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Ofcom and the Regulation of Impartiality

December 18, 2008

I’m Ali and my role in the Media On the Fence group blog is to look at the way in which the media attempts to regulate impartiality, and aspire towards complete impartiality in news reporting.

Impartiality, the need to be objective and to make decisions that are not based on bias or prejudice is one of the key aspirations of journalism but one that is very hard to attain. Even an article on media bias on the online encyclopedia Wikipedia has itself been accused of bias.

The primary way in which impartiality is regulated in television and radio is through Ofcom.


Ofcom was established following the Office of Communications Act 2002 and replaced the previous bodies of the ITC, BSC and the Radio Authority. The UK Communications Act 2003 set up the regulatory body to meet the following legal requirements. Ofcom has to ensure:

  • the UK has a wide range of electronic communications services, including high-speed information services (for example, broadband);
  • a wide range of high-quality television and radio programmes are provided, appealing to a range of tastes and interests;
  • television and radio services are provided by a range of different organisations;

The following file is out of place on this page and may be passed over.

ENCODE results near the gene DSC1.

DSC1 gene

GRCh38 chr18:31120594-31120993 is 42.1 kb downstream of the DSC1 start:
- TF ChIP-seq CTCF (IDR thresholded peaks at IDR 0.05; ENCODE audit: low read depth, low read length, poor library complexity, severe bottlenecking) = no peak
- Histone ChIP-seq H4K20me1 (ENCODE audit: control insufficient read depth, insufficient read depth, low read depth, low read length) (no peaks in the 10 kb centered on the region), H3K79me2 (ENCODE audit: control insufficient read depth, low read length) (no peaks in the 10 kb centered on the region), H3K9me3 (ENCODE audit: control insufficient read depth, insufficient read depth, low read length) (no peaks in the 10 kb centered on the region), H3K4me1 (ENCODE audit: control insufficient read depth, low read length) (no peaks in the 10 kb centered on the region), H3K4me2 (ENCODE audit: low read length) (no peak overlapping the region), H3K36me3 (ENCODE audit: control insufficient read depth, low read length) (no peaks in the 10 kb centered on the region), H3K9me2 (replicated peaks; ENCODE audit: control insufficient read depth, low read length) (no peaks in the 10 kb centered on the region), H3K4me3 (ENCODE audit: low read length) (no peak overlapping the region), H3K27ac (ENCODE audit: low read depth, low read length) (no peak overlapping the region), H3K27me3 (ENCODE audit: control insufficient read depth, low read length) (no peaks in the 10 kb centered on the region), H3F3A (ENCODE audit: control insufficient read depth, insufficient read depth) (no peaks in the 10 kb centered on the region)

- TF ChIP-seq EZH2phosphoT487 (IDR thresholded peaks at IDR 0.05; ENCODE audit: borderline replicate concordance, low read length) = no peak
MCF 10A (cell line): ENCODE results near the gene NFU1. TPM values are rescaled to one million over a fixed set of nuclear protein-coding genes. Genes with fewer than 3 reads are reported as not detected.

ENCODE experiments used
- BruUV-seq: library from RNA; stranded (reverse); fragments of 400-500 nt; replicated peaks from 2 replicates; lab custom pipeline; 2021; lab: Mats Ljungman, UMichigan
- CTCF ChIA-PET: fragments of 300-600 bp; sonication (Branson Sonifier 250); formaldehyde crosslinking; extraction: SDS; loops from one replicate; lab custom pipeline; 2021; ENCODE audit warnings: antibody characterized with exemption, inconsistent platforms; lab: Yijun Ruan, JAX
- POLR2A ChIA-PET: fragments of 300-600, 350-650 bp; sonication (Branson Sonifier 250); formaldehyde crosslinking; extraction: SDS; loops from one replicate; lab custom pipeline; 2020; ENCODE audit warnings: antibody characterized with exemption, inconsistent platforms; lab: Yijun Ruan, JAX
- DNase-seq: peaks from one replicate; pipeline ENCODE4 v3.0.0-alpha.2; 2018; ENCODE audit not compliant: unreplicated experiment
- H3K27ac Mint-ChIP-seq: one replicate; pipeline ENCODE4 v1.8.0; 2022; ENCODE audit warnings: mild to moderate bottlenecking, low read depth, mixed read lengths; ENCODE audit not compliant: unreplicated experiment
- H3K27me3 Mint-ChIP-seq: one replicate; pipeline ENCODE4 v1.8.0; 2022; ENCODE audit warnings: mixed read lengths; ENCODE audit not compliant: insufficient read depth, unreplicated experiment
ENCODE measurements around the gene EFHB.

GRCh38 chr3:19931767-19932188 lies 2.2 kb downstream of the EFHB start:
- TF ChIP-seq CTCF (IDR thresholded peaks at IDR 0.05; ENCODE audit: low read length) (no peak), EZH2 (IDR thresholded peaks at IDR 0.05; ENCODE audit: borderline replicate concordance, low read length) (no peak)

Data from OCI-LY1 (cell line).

• people who watch television and listen to the radio are protected from harmful or offensive material;
  • people are protected from being treated unfairly in television and radio programmes, and from having their privacy invaded; and
  • the radio spectrum (the airwaves used by everyone from taxi firms and boat owners, to mobile-phone companies and broadcasters) is used in the most effective way.

The way in which Ofcom regulates broadcasting is through the Ofcom Broadcasting Code, of which Section 5 concerns “Due Impartiality and Due Accuracy and Undue Prominence of Views and Opinions”.

There are several interesting things about the way in which Ofcom defines due impartiality and the way in which impartiality can be created through time and balance. For example,  the code recognises that impartiality does not mean you have to split airtime between the two opposing sides of the story:

” ‘Due impartiality’ does not mean an equal division of time has to be given to every view, or that every argument and every facet of every argument has to be represented.”

Ofcom also recognise that impartiality “may be achieved within a programme or over a series of programmes taken as a whole” so that one programme does not have to contain both views, as long as a later programme in a series will show the other side of the story.

Much of the recent news coverage on Ofcom has focused on their interventions in ITV local news or the fines for fake competitions but the regulator does also take a firm stand when they feel that ‘due impartiality’ in broadcasting has been threatened.

An example of this is the Channel Four programme, The Great Global Warming Swindle (March 8th 2007).